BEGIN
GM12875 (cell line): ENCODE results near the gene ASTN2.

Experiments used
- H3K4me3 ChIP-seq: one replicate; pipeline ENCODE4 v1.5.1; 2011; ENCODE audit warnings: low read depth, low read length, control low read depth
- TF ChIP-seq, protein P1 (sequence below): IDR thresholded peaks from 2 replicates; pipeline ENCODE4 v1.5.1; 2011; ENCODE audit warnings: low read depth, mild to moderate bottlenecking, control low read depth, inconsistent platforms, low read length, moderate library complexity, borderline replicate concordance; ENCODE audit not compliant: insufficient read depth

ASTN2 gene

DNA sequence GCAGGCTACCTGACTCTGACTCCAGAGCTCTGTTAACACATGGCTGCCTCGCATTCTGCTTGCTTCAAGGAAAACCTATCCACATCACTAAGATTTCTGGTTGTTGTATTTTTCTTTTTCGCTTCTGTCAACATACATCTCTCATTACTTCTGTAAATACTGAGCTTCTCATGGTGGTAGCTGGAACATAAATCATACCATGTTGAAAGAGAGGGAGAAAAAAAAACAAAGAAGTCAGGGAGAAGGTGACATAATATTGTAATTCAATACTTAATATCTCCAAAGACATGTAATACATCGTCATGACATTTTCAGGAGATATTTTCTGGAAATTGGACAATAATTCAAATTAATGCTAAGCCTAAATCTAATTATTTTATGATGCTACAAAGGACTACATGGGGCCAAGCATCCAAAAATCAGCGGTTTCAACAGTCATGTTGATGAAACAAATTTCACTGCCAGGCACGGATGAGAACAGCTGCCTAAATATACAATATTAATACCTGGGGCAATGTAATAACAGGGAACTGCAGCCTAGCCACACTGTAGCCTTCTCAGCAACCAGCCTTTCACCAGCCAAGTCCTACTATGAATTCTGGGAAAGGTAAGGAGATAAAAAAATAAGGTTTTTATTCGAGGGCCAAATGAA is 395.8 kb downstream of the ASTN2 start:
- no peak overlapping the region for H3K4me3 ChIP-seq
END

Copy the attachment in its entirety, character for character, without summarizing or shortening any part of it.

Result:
GM12875 (cell line): ENCODE results near the gene ASTN2.

Experiments used
- H3K4me3 ChIP-seq: one replicate; pipeline ENCODE4 v1.5.1; 2011; ENCODE audit warnings: low read depth, low read length, control low read depth
- TF ChIP-seq, protein P1 (sequence below): IDR thresholded peaks from 2 replicates; pipeline ENCODE4 v1.5.1; 2011; ENCODE audit warnings: low read depth, mild to moderate bottlenecking, control low read depth, inconsistent platforms, low read length, moderate library complexity, borderline replicate concordance; ENCODE audit not compliant: insufficient read depth

ASTN2 gene

DNA sequence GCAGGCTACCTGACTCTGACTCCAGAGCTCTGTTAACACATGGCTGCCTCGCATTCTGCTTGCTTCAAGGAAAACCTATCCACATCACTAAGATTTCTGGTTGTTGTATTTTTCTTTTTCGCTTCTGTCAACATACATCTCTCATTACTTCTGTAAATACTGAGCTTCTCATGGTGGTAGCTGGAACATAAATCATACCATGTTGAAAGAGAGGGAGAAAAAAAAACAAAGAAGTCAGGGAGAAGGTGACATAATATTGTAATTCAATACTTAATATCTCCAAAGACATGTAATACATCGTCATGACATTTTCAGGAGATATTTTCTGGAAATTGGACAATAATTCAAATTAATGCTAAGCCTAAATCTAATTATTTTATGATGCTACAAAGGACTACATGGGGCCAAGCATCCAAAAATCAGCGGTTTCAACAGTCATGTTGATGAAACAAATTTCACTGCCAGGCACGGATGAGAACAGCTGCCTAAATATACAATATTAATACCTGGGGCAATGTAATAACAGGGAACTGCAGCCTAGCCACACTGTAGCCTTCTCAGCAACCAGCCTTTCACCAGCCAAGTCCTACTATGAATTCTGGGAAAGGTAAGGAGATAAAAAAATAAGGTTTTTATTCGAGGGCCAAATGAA is 395.8 kb downstream of the ASTN2 start:
- no peak overlapping the region for H3K4me3 ChIP-seq